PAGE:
Tuesday, May 4th, 2010 I’m not used to starting an article with the kind of headline you see above. Education journalists are (or at least, should be, in my view…) accustomed to dealing in nuance, caveat and complexity, and not in the unequivocal enthusiasm which those six words suggest. But I feel they are justified in the case of Diane Ravitch’s “The Death and Life of the Great American School System”. For me, her book has performed an invaluable task, showing up the connections between debates in the US about school accountability, choice, testing and corporate involvement in education, and what has been going onRead More →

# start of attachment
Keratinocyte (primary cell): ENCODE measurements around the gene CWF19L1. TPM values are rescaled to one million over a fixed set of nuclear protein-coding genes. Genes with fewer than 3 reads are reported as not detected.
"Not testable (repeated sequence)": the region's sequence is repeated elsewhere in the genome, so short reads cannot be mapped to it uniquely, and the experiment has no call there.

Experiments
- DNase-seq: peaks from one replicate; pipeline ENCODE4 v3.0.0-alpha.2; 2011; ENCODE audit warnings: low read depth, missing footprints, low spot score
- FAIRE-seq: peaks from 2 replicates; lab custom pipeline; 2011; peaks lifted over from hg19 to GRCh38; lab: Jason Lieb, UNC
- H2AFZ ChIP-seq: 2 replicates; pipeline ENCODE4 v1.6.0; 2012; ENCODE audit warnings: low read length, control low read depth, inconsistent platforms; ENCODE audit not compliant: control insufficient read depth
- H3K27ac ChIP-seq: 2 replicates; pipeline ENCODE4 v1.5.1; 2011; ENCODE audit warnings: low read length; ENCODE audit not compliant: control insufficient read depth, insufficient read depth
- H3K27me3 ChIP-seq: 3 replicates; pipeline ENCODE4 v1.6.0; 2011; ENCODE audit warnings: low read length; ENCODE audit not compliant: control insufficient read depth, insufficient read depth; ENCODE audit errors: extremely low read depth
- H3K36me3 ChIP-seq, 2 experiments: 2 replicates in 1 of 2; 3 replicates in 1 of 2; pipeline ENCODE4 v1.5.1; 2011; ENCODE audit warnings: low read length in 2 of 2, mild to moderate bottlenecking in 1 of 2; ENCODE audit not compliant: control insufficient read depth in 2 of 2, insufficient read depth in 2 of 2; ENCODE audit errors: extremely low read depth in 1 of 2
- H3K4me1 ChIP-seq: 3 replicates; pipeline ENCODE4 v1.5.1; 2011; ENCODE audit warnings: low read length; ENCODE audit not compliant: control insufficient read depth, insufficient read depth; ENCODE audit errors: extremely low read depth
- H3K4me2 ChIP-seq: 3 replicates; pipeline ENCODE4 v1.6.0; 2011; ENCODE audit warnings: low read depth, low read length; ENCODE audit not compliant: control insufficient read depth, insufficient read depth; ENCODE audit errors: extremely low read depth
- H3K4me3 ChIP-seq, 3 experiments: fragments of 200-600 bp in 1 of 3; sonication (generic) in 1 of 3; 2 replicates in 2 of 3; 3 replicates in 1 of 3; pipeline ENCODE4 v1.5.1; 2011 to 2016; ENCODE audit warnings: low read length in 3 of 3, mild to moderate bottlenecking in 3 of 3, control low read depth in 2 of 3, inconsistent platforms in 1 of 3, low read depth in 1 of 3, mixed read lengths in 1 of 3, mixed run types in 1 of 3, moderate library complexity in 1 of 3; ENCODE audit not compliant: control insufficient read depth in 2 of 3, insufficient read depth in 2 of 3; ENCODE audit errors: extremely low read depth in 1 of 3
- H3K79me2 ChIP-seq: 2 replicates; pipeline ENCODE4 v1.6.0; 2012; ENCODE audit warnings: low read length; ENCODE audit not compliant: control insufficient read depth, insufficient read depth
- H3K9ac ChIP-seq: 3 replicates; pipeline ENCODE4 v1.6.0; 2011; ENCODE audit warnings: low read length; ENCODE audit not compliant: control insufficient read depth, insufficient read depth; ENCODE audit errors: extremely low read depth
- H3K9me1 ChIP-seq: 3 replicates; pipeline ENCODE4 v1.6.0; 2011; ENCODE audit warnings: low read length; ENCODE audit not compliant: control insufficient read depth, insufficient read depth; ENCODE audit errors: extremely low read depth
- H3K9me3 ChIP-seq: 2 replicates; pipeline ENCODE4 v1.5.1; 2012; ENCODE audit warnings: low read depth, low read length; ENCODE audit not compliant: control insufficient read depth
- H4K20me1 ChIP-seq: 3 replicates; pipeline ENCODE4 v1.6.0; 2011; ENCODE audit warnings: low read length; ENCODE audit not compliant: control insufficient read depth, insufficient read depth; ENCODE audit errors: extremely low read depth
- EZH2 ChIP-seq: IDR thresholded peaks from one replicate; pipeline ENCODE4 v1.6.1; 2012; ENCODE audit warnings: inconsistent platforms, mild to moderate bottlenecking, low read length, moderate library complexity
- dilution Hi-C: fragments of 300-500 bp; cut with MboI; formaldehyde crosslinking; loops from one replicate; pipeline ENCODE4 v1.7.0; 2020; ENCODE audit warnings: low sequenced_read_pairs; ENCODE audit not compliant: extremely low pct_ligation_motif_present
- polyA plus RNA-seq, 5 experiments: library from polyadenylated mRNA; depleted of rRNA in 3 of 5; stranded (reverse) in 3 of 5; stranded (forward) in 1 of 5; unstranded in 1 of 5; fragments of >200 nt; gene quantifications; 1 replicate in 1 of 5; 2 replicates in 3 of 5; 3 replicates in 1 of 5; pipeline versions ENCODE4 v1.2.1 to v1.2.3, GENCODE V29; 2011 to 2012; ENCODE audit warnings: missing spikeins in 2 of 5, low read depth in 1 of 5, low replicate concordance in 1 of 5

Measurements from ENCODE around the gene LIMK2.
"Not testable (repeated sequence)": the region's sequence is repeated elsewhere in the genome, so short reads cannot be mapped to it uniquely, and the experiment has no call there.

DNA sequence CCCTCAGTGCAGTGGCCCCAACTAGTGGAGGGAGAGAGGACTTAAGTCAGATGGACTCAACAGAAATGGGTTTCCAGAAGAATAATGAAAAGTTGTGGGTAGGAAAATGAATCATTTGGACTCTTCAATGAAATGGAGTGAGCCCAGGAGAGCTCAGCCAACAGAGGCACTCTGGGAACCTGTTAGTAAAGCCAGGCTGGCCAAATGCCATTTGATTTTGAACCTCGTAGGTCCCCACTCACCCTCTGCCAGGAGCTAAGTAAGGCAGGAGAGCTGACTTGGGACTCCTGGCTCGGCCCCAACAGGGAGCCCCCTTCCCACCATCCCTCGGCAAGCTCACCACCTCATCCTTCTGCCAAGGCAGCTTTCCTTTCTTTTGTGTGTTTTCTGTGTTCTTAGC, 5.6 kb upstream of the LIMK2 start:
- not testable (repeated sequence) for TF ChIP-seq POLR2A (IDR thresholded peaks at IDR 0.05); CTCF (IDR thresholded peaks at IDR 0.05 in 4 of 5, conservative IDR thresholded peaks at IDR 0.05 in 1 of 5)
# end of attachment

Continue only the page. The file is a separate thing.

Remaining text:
Tuesday, May 4th The more time I spend in education journalism, the more regularly I find myself surprised by the amount of misinformation which flies around in support of particular views. The latest example can be found in yesterday’s Guardian, in an article by Peter Preston, its former editor, in which he criticised members of the National Association of Head Teachers for the  union’s forthcoming boycott of this year’s key stage 2 tests. I have already written a reply to a previous piece by Mr Preston, in which he pledged support for the national tests in a piece defending targets across the public sector. ThisRead More →